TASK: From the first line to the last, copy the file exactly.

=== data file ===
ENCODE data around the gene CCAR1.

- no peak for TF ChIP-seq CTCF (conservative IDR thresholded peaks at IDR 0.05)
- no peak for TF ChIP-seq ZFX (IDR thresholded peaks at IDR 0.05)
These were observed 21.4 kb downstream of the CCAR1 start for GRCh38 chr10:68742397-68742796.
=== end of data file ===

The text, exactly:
ENCODE data around the gene CCAR1.

- no peak for TF ChIP-seq CTCF (conservative IDR thresholded peaks at IDR 0.05)
- no peak for TF ChIP-seq ZFX (IDR thresholded peaks at IDR 0.05)
These were observed 21.4 kb downstream of the CCAR1 start for GRCh38 chr10:68742397-68742796.